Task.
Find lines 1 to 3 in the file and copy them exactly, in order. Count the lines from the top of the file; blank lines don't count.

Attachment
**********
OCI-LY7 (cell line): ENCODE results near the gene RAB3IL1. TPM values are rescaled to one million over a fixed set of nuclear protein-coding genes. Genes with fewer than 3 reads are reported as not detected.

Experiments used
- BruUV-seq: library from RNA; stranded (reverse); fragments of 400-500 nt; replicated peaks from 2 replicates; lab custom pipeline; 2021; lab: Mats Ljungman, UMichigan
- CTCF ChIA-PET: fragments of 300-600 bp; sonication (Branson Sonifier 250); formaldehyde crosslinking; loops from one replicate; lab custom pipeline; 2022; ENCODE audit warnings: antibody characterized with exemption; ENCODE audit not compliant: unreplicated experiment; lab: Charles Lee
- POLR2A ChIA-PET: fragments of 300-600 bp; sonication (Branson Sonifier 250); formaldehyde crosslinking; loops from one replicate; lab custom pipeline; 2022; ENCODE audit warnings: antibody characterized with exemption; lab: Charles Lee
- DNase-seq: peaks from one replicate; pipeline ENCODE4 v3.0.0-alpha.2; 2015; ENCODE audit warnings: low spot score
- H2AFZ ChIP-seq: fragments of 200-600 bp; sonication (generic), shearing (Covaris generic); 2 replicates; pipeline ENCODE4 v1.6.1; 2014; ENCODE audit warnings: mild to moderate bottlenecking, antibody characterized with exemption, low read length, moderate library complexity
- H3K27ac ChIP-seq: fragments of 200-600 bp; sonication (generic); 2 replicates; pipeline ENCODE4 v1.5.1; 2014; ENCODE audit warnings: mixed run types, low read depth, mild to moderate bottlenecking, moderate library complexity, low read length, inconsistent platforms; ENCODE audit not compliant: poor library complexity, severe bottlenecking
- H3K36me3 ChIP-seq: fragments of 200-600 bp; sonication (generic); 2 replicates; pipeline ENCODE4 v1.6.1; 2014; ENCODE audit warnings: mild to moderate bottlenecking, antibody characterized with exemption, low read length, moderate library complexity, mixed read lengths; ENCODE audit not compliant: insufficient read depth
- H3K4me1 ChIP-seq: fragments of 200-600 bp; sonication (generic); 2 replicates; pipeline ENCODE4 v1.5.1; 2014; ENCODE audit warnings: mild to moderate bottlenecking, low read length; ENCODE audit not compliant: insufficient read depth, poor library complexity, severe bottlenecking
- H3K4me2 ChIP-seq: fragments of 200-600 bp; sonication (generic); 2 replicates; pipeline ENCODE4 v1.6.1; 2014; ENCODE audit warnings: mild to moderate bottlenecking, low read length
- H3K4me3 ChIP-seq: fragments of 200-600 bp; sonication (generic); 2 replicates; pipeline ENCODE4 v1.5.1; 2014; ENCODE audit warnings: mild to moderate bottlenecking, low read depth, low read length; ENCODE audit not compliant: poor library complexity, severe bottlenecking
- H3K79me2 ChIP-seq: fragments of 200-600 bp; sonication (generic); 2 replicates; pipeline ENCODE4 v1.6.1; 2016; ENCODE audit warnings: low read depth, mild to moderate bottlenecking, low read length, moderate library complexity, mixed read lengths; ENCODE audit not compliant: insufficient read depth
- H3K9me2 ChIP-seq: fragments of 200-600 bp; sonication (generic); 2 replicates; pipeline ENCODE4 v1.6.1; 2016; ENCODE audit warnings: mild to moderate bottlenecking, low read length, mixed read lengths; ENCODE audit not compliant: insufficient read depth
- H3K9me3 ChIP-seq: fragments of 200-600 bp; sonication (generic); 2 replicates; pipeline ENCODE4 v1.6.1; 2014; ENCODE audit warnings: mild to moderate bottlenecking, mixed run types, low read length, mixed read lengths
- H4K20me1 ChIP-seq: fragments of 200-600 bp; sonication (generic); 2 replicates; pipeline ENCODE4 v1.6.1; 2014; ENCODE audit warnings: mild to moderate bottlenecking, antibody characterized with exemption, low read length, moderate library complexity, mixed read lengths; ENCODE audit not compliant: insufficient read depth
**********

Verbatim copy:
OCI-LY7 (cell line): ENCODE results near the gene RAB3IL1. TPM values are rescaled to one million over a fixed set of nuclear protein-coding genes. Genes with fewer than 3 reads are reported as not detected.

Experiments used
- BruUV-seq: library from RNA; stranded (reverse); fragments of 400-500 nt; replicated peaks from 2 replicates; lab custom pipeline; 2021; lab: Mats Ljungman, UMichigan